Like the cheaper C3, the Nokia E5 is an attempt by the Finnish veteran company to encroach on BlackBerry's territory. The Qwerty keyboard is bound to attract text-happy users and is ably supported by terrifically solid build quality, but the screen is a major disappointment.
The E5 can be obtained for gratis on a £15, 24-month contract. SIM-free, you can expect to part with around £200.
Whole lotta buttons
Dominating the front of the phone, the E5's keyboard is unquestionably its key (pun absolutely intended) selling point. Despite the small nature of the buttons, typing is a joy. There are rare moments when you accidentally push two keys simultaneously, but, on the whole, we were in text heaven with this tap-friendly device. The addition of time-saving shortcut buttons -- which are bound to oft-used activities such as turning on Bluetooth or using the camera's LED flash as a makeshift torch -- is another welcome touch.
The E5 is a definite step up from the rather cheap-looking Nokia C3. The plastic casing feels robust, and the metal battery cover not only protects the phone but also lends it a sense of cool desirability. A band of metal is present on the front of the phone, surrounding the direction pad and action buttons. Say what you will about Nokia's recent design philosophy, but the E5 is undisputedly attractive.
Unfortunately, the cost of including all that lovely metalwork seems to have had a negative impact on other parts of the phone. The screen is the biggest culprit. The QVGA TFT display has a paltry resolution of just 320x240 pixels and is practically impossible to use in direct sunlight. Even when compared to the AMOLED displays on the Nexus One and HTC Desire -- both of which don't perform particularly well under a blazing sun -- the E5 ends up looking bad.
Despite the seemingly never-ending rumours of Nokia switching to Android, the E5 comes packing good old Symbian. Series 60 third edition, to be precise. The operating system continues to lag behind its rivals, but Nokia has, at least, taken steps to include additional functionality, such as a handy home-screen contacts bar.
Ovi Maps offers free turn-by-turn navigation and the pre-installed Facebook app allows you to control your social networking world -- albeit rather awkwardly-- on the 60mm (2.4-inch) landscape screen. The Ovi Store naturally offers other downloads, including games, apps and widgets. The E5 comes with the excellent Vlingo speech-to-text application, pre-installed. Already a hit on the iPhone and Android platforms, this program lets you control aspects of your device with your voice alone.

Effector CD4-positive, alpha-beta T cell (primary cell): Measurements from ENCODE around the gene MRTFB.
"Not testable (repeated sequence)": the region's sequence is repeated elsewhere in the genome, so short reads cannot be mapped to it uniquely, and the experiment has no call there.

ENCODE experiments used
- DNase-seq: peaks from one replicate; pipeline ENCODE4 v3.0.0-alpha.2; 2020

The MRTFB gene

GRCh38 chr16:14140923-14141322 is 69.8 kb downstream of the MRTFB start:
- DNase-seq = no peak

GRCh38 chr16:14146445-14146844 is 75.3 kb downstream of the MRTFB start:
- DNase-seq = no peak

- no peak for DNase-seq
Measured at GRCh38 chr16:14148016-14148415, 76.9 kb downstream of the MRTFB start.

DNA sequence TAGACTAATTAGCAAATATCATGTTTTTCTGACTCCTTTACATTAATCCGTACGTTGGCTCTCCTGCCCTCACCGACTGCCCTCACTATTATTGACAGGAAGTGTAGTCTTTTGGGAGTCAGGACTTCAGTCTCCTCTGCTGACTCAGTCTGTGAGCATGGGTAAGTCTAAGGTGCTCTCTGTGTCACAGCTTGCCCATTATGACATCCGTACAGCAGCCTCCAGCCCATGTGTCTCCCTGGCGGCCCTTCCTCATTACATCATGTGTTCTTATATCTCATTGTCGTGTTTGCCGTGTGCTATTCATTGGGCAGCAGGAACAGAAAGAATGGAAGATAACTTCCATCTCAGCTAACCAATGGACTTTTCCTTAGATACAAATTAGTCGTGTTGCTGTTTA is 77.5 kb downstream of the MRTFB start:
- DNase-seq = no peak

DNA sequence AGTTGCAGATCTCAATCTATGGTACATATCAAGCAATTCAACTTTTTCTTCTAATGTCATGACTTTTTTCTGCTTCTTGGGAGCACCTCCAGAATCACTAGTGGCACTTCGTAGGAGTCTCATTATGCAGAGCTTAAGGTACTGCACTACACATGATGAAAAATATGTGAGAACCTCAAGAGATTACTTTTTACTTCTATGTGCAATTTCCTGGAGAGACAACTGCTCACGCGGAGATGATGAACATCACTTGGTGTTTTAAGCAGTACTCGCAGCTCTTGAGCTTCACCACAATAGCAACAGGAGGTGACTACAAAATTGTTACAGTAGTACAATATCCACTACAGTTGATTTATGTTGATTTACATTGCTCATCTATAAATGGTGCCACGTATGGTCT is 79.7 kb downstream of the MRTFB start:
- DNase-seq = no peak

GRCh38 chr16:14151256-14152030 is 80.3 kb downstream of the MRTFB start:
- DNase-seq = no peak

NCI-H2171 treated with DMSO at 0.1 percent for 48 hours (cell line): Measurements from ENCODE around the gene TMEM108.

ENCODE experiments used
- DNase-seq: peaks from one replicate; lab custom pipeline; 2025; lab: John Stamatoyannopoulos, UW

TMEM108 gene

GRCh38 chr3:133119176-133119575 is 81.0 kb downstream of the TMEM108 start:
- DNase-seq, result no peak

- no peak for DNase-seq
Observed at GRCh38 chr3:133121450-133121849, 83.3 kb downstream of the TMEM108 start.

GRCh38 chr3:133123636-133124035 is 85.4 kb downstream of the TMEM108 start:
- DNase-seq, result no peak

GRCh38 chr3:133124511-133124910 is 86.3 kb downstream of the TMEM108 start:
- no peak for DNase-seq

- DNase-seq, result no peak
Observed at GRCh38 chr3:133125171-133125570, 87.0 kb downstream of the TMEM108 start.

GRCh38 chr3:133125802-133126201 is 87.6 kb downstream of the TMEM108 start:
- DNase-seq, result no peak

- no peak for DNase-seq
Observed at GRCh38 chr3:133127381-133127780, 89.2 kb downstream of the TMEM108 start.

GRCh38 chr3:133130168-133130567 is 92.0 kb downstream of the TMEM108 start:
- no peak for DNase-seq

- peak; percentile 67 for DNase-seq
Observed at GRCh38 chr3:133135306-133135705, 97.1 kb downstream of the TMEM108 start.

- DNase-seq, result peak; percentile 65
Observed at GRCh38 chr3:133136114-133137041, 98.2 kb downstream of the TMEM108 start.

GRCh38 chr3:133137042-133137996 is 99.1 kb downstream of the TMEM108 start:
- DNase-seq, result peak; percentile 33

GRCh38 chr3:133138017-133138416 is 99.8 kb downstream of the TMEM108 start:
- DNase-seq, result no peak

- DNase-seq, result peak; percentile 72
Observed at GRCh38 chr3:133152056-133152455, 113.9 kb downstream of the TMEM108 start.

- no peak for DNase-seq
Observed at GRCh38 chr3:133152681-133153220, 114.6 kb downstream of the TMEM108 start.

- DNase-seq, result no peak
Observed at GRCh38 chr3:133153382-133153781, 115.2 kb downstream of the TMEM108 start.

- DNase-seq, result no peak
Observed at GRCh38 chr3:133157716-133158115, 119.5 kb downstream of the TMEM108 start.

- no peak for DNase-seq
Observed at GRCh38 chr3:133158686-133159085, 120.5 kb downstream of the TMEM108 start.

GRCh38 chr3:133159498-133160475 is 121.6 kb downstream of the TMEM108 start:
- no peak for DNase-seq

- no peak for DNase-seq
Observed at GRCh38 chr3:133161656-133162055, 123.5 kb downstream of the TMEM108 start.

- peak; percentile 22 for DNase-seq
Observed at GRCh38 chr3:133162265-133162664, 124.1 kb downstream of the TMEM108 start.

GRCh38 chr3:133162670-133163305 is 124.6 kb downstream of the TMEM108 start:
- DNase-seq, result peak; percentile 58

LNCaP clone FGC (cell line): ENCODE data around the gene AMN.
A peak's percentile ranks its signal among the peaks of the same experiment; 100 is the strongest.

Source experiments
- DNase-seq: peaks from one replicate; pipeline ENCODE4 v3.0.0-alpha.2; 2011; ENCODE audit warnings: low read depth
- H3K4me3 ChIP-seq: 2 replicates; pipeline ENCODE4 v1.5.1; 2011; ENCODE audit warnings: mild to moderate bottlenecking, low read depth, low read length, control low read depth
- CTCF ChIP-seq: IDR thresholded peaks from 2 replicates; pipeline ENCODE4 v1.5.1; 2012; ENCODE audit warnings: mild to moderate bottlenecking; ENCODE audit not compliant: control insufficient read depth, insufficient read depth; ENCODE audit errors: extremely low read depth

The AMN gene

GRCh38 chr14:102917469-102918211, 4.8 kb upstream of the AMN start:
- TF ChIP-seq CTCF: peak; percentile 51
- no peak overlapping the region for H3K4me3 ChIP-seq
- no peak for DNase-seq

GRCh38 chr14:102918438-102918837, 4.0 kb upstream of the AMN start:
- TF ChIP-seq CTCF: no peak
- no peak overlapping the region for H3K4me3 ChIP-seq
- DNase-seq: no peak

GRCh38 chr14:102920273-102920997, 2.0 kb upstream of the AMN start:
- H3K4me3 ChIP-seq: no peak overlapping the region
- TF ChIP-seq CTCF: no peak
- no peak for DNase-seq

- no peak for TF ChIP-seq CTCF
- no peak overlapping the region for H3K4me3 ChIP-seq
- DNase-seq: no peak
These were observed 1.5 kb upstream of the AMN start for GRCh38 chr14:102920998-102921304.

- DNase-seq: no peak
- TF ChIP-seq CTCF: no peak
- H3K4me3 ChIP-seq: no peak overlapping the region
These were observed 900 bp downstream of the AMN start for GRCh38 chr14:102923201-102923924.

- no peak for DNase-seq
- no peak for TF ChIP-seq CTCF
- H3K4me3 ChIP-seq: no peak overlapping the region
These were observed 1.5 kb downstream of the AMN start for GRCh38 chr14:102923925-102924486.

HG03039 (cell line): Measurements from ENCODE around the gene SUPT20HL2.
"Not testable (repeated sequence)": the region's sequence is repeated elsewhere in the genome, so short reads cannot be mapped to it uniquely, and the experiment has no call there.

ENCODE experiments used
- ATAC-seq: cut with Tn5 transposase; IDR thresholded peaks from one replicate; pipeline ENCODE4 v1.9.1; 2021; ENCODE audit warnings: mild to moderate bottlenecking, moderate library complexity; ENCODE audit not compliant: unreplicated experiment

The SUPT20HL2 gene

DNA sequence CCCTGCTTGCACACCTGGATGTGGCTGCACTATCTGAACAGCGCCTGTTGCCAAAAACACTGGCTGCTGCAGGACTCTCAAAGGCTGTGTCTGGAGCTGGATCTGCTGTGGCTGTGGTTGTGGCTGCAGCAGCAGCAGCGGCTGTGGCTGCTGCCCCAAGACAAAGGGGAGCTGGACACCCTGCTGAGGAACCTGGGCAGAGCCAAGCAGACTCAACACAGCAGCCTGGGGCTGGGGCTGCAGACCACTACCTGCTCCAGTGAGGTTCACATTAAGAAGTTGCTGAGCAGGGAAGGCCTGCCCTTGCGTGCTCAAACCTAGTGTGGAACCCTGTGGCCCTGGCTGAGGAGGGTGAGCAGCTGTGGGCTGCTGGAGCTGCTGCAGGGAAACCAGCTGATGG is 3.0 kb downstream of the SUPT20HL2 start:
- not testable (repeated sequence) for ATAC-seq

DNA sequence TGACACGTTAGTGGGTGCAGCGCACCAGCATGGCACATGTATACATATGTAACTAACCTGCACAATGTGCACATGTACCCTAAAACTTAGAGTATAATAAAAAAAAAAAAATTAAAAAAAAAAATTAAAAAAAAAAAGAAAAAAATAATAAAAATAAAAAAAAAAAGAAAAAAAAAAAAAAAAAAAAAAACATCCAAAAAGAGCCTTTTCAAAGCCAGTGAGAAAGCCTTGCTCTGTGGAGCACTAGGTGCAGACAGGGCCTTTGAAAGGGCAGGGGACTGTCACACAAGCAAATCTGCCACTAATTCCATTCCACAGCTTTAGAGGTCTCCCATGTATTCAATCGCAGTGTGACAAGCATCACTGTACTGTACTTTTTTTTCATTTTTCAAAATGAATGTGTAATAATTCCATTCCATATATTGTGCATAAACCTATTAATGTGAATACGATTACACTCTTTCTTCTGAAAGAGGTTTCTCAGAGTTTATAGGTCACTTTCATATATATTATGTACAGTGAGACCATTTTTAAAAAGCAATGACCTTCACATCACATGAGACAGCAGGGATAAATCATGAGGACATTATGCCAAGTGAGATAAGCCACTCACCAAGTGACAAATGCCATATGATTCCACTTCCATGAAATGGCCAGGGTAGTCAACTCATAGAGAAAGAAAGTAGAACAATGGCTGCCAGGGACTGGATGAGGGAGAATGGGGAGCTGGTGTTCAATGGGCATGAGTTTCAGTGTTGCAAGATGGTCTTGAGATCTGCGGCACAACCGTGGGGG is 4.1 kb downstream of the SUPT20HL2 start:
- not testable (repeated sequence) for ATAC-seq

Browsing the Web is predictably difficult given the E5's lacklustre landscape screen and measly pixel count. The default Web browser is also quite sluggish, even over a Wi-Fi connection. Pages take noticeably longer to render than they do on rival smart phones, and the lack of a touchscreen means you'll have to use buttons to zoom in and out.
Never mix business and pleasure
It's not all bad, though. We will admit we were quite taken with the ability to effortlessly toggle between two home screens -- known as 'business' and 'personal.'
The former adopts a no-nonsense approach, presenting all of your salient information and options in a structured and logical arrangement. The latter is the opposite, focusing more on your contacts and friendships. Both of these modes can be fully customised, allowing you to craft the home screen that best reflects your personality.
To widget-rich Android fans, this rather tame degree of customisation may seem a little pathetic, but it's a step in the right direction for Nokia and arguably puts the iPhone's limited home screen set-up to shame. Judging from what we've seen of Nokia's latest flagship phones, including the N8, it's indicative of the company's strategy from this point forward.
In terms of connectivity, the E5's membership of the once-legendary E Series of business handsets is well justified. 3G, Bluetooth and Wi-Fi are all present and correct, and with 256MB of RAM and a capable 600MHz processor, the underlying specs are decent, too. You also get 250MB of internal storage to mess about with, which can be easily expanded with microSD cards.
Sonically, the E5 has some surprising tricks up its sleeve. The 3.5mm headphone jack allows you to effortlessly replace the dire bundled headphones for your own pair, and the unique 3D ringtone effects create such an impact you may get some funny looks from your fellow commuters. The speaker is punchy and powerful, meaning you're unlikely to miss a call with this phone in your pocket.
It's a shame, then, that the camera spoils the party. It's fortunate enough to come equipped with an LED flash, but lacks autofocus. There's a method to this madness, however. Using innovative Extended Depth of Field (EDoF) technology, the E5 essentially does away with the need to focus. Almost every object in a shot is pin-sharp, even things way off in the distance, but close-up images create problems. The tech is incredibly impressive. If conditions are perfect, it allows users with no photographic experience to conjure up snaps David Bailey would be proud of. Sadly, the E5's sensor produces washed-out images with worrying regularity.
Although Nokia is currently selling the E5 on its official website for £259, you can actually obtain it SIM-free from other retailers for around £200. Taking this reduced RRP into account, the E5 is in direct competition with the likes of the BlackBerry Curve 8520. Superior build quality, excellent connectivity and a great Qwerty keypad help tip the scales slightly in Nokia's favour, but the dismal display is unquestionably the phone's Achilles heel.
Edited by Emma Bayly